Racial Justice Project

Dean Crowell and the NYLS Racial Justice Project Reflect on the Passing of Congressman John Lewis

Racial Justice Project

Dear NYLS Community,

As New York Law School continues to teach and inspire its students to find role models and to be champions of racial equity and social justice, and, as we endeavor to offer a deep understanding of the effect racism has had on American law and society, we mourn the loss of a great American, a warrior for justice, and a friend of our institution: Congressman John Lewis (1940–2020), who died on July 17.

Congressman Lewis had an enormous impact on American politics and was one of the 20th Century’s most iconic civil rights figures. A victim and survivor of America’s violent struggle with racial subordination, he will forever be known as one of the central participants and framers of American civil rights law and policy. And, in 2011, he was awarded the Presidential Medal of Freedom by President Obama.

Congressman Lewis had an unwavering conviction in the rectitude of racial equality and the philosophy of non-violence, even after he personally suffered from numerous brutal attacks. He was arrested more than 40 times while protesting segregation. This includes during heroic efforts to desegregate lunch counters, as well as bus terminals through the 1961 Freedom Rides. He was the youngest speaker at the 1963 March on Washington and emerged as one of the “Big Six” leaders of the Civil Rights Movement. And, he was a central figure in the events that came to be known as Bloody Sunday, the powerful 1965 march across the Edmund Pettus Bridge in Selma, Alabama, during which state troopers violently attacked marchers.

As a civil rights leader and during his 17 terms in Congress, Congressman Lewis worked tirelessly, without hate or rancor, to change the nation. In countless speeches and interviews, he provided a constant reminder that we need to do better—and that the struggle for social and racial justice is ongoing. In his forthcoming book, His Truth Is Marching On: John Lewis and the Power of Hope, historian Jon Meacham describes how Congressman Lewis’s religious beliefs and values, as well as his philosophy of non-violence, guided his life. Congressman Lewis lived by those values, and his fighting spirit never waned, even in the face of pancreatic cancer.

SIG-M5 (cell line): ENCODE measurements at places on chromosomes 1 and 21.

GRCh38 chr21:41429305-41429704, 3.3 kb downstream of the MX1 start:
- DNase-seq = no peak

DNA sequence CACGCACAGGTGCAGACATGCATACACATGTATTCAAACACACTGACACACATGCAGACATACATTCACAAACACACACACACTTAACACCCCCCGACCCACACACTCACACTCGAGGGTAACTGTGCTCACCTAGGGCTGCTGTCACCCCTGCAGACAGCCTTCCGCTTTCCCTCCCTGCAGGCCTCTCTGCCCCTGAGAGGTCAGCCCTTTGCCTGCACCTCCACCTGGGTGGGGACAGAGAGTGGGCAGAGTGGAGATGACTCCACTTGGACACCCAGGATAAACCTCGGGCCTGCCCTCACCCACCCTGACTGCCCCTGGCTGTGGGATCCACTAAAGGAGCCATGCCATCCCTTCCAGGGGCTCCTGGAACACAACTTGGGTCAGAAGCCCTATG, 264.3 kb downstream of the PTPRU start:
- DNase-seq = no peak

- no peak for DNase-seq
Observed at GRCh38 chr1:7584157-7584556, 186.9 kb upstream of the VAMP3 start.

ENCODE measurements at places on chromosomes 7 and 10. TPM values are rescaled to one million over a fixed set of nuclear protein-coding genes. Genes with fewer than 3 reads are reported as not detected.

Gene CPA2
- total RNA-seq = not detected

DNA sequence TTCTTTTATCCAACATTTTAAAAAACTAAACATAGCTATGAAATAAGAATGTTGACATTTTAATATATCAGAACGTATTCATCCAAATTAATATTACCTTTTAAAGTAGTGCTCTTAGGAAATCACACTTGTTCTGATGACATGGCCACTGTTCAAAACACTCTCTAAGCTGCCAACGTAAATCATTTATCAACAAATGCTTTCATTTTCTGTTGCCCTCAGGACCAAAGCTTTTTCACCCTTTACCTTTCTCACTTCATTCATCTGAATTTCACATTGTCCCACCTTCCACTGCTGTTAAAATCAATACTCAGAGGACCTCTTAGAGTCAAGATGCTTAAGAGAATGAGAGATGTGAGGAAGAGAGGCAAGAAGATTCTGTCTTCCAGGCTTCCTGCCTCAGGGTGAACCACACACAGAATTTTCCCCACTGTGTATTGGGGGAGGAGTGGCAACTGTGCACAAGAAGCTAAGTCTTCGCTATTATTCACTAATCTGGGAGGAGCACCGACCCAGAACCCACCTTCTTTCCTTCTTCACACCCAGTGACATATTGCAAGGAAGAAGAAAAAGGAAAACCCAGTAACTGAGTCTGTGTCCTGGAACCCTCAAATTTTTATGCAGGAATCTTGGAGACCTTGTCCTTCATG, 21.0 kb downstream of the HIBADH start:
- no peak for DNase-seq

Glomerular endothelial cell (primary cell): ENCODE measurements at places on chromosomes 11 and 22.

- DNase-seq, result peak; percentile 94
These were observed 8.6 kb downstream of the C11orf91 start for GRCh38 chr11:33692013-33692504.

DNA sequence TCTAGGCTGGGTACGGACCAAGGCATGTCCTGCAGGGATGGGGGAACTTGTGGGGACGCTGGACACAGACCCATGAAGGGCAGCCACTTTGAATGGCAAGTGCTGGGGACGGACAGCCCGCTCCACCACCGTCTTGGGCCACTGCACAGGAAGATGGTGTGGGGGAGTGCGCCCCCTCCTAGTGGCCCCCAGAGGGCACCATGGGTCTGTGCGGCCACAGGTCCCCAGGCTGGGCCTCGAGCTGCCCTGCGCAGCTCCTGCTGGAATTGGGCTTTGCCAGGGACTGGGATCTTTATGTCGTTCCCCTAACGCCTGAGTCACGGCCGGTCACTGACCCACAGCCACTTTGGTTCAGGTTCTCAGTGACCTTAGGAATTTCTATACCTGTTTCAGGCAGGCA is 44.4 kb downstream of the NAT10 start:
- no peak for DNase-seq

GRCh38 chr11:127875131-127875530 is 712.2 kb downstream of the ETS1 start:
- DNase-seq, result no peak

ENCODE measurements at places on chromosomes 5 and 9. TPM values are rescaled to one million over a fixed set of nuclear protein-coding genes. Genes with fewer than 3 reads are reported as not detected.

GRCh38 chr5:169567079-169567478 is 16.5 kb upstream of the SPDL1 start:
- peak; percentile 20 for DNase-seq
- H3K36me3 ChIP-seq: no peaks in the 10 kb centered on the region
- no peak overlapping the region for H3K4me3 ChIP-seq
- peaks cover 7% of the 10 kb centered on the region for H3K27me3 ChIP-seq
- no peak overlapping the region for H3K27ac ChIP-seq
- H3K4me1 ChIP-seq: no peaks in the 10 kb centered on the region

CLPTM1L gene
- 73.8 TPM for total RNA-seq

At the height of the recent and poignant Black Lives Matter protests, Congressman Lewis joined protesters and acknowledged that his life’s work was as urgent and essential as ever. In an interview with Gayle King of CBS This Morning, he described the protests as “just another step down a very long road towards freedom and justice for all humankind,” and reminded protesters to “keep their eyes on the prize.”

Congressman Lewis was a friend of NYLS and an inspiration to our students and faculty. In 2013, the Racial Justice Project worked with Congressman Lewis and submitted an amicus curiae brief for him in the case of Shelby County v. Holder, a challenge to the constitutionality of certain provisions of the Voting Rights Act of 1965. The case dealt with the requirement that jurisdictions with a history of voter discrimination “preclear” any changes in their voting laws with the federal government before they could be implemented. The Court specifically held that the coverage formula used to determine which jurisdictions are subject to preclearance was unconstitutional. Although the Supreme Court’s holding was different from the result sought in the amicus brief, and was a blow to voting rights advocates, Congressman Lewis nonetheless remained, until his death, undeterred in the fight against the erosion of voting rights for African Americans.

Within NYLS’s South Africa Reading Group, we have noted that Congressman Lewis died the day before the annual celebration of Nelson Mandela Day. A very active supporter of the anti-apartheid movement, Congressman Lewis made many trips to South Africa since the advent of democracy in that country. His last trip was in 2017 when he accompanied members of Robert Kennedy’s family to celebrate the 50th anniversary of Kennedy’s visit to South Africa.

Congressman Lewis noted that when he first met President Nelson Mandela and Bishop Desmond Tutu, they knew all about him. And, how could they not?! Indeed, the ties of solidarity between the struggles for racial equality in South Africa and the United States have always been very strong.

At NYLS, we honor the exemplary life of Congressman Lewis. May our community look to his example, values, and goals as ones to be emulated and achieved. May he rest in peace. 

Anthony W. Crowell, Dean and President
Professor Penelope Andrews, Co-Director, Racial Justice Project
Professor Alvin Bragg, Co-Director, Racial Justice Project